Ice Core Records of Past Climate Changes: Implications for the Future, USGCRP Seminar, 18 September 1995.

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This document provides a brief overview of Dr. Thompson's talk on records of changes in climate in general and the most significant implications of the ice core records of past climate changes in particular. Because climate processes that have operated in the past continue to operate today, ice core records are providing very valuable insights. Within the last two decades, long cores of glacial ice have been used to establish and improve the record of past changes in climate. Analysis of ice cores from Antarctica, Greenland and tropical and subtropical areas have provided a wealth of detailed information on past ... continued below

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3 p. : ill.

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Thompson, Lonnie G. & Bender, Michael September 18, 1995.

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  • Main Title: Ice Core Records of Past Climate Changes: Implications for the Future, USGCRP Seminar, 18 September 1995.
  • Series Title: USGCRP Seminar
  • Added Title: U.S. Global Change Research Program Seminar: Of what importance are records of past changes in climate, today and in the future? What are the most significant implications of the ice core records of past climate changes?

Description

This document provides a brief overview of Dr. Thompson's talk on records of changes in climate in general and the most significant implications of the ice core records of past climate changes in particular. Because climate processes that have operated in the past continue to operate today, ice core records are providing very valuable insights. Within the last two decades, long cores of glacial ice have been used to establish and improve the record of past changes in climate. Analysis of ice cores from Antarctica, Greenland and tropical and subtropical areas have provided a wealth of detailed information on past climate changes. As the ice in these glaciers and ice sheets grew over time, layer by layer, tiny pockets of air were trapped within each layer, preserving a continuous record of the natural changes in the concentrations of greenhouse and other gases. In addition, these ice cores have preserved indirect/proxy records of changes in temperature (which can be closely estimated from the isotopic record of oxygen trapped in the ice), in the concentration of windblown dust, and in volcanic activity. By combining this information, these ice cores have preserved a 200,000-year history of climate changes and factors contributing to these changes.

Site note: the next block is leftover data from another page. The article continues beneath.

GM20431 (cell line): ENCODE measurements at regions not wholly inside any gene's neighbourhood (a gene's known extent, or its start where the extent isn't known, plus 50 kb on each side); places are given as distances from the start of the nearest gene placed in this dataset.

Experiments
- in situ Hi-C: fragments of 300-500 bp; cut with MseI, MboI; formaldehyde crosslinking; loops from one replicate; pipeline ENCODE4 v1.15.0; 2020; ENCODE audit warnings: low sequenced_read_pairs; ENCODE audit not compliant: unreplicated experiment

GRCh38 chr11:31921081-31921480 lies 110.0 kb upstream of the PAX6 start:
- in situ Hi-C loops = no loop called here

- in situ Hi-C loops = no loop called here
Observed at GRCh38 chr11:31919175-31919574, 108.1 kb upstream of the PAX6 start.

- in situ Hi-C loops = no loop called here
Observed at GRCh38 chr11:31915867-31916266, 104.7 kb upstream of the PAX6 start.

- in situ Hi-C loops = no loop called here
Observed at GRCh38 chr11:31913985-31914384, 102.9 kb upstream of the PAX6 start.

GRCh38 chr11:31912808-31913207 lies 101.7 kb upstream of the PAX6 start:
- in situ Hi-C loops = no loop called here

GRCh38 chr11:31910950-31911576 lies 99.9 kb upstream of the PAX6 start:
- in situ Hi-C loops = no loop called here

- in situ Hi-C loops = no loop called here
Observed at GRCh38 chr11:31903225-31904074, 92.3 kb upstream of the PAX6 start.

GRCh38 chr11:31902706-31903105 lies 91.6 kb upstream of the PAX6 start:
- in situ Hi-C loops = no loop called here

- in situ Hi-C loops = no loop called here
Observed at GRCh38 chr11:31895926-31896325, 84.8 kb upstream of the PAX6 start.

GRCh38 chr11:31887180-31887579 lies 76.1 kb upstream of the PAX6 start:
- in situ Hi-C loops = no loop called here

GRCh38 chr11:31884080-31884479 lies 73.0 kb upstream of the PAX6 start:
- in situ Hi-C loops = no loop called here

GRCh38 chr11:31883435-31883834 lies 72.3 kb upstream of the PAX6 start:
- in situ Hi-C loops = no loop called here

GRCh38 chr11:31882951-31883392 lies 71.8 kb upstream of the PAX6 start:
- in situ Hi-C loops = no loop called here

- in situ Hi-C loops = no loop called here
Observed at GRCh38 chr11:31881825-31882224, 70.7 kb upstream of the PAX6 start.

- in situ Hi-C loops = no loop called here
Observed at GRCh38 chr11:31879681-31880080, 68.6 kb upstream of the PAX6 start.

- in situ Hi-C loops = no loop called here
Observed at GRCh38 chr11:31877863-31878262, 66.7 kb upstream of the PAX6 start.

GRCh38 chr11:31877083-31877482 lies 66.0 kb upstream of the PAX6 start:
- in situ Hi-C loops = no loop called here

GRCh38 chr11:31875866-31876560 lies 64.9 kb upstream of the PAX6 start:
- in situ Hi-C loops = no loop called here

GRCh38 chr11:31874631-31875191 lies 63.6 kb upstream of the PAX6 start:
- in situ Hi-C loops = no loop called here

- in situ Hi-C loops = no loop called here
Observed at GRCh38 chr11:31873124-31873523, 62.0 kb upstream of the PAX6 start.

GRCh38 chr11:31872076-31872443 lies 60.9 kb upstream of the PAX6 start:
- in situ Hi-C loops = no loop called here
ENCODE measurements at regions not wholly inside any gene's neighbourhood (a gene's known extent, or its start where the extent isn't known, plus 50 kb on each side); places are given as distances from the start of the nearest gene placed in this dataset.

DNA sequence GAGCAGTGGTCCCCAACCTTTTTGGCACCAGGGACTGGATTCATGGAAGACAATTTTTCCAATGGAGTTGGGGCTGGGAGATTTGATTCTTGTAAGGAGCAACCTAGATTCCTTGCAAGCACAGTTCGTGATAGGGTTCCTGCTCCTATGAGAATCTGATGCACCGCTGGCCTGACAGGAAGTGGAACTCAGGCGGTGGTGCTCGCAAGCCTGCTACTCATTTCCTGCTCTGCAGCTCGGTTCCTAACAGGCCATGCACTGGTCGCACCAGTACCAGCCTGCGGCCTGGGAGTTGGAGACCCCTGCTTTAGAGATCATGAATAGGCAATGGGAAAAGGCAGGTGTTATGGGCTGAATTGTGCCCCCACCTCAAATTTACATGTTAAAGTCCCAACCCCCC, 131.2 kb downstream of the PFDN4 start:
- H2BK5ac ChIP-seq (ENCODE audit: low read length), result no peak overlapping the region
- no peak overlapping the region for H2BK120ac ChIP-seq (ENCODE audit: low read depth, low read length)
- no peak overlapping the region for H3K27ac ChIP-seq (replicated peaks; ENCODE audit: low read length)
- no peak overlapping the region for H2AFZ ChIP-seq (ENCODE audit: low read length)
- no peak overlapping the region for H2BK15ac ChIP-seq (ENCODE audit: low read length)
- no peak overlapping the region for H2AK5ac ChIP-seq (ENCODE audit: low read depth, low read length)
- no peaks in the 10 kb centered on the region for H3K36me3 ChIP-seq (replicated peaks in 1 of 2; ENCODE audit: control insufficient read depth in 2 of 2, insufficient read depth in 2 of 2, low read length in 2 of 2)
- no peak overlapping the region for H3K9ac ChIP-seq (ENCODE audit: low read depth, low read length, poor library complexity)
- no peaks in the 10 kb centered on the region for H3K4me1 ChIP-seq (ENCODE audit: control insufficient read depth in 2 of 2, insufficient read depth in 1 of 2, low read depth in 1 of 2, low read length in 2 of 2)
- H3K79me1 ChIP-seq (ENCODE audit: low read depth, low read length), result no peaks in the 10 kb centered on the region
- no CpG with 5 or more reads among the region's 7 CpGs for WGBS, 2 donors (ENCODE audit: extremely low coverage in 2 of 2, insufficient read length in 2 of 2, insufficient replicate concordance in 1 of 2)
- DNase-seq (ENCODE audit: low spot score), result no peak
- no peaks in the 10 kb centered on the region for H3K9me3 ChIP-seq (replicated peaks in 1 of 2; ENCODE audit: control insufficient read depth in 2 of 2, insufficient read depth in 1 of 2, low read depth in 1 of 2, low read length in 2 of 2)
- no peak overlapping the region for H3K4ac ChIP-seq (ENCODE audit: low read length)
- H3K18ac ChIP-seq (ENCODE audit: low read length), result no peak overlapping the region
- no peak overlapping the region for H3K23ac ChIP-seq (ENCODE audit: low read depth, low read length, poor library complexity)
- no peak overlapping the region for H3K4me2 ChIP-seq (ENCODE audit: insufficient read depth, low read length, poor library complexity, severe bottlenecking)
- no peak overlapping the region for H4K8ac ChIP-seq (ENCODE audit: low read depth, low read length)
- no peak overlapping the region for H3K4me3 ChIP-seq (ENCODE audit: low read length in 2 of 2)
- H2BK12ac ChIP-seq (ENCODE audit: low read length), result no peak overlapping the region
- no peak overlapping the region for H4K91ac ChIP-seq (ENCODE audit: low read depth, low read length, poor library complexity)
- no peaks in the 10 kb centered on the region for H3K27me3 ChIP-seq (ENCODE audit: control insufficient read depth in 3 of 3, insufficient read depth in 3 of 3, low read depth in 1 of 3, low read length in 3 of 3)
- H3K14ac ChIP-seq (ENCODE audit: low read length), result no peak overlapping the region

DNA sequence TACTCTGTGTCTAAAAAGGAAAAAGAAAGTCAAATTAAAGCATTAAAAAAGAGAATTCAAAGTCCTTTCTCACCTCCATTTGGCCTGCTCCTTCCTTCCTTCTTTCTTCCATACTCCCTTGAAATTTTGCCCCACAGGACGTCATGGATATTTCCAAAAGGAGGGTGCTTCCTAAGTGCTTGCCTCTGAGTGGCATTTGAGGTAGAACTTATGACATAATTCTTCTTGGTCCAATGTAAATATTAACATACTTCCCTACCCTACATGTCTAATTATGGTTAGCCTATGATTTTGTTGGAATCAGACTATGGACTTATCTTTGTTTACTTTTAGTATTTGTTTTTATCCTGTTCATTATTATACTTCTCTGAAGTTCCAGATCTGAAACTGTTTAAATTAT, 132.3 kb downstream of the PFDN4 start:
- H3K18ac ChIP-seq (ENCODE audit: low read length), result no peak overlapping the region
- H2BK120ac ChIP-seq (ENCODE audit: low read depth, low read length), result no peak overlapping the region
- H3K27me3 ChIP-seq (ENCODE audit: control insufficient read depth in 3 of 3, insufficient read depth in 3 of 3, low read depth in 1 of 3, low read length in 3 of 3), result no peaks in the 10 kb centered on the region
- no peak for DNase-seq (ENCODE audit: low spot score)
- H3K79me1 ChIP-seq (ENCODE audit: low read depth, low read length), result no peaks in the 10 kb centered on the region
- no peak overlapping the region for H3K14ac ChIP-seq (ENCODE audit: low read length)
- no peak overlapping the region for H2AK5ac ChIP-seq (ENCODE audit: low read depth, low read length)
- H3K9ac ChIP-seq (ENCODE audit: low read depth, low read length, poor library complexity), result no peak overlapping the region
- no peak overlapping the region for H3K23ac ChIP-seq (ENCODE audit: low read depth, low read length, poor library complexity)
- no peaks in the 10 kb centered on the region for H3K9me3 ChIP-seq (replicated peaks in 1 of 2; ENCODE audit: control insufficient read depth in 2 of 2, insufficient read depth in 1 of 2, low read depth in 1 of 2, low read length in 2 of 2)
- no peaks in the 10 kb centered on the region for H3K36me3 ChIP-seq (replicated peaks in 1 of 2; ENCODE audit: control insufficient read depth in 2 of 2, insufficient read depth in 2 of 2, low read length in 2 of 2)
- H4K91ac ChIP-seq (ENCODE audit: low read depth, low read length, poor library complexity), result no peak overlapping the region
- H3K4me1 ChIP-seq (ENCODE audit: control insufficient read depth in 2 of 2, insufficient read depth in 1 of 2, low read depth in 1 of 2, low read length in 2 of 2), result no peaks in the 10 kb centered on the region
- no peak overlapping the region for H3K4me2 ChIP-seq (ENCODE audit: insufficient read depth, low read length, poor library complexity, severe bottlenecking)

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3 p. : ill.

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Environmental Policy Collection

The Environmental Policy Collection contains reports, policy documents, and media selected from local, statewide, national, and international organizations; government and private agencies; and scientific and research institutions. The collection also contains theses and dissertations relevant to environmental policy.

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  • September 18, 1995

Added to The UNT Digital Library

  • March 16, 2010, 3:46 p.m.

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  • April 8, 2010, 2:02 p.m.

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Thompson, Lonnie G. & Bender, Michael. Ice Core Records of Past Climate Changes: Implications for the Future, USGCRP Seminar, 18 September 1995., text, September 18, 1995; Washington, D.C.. (digital.library.unt.edu/ark:/67531/metadc11839/: accessed November 22, 2017), University of North Texas Libraries, Digital Library, digital.library.unt.edu; .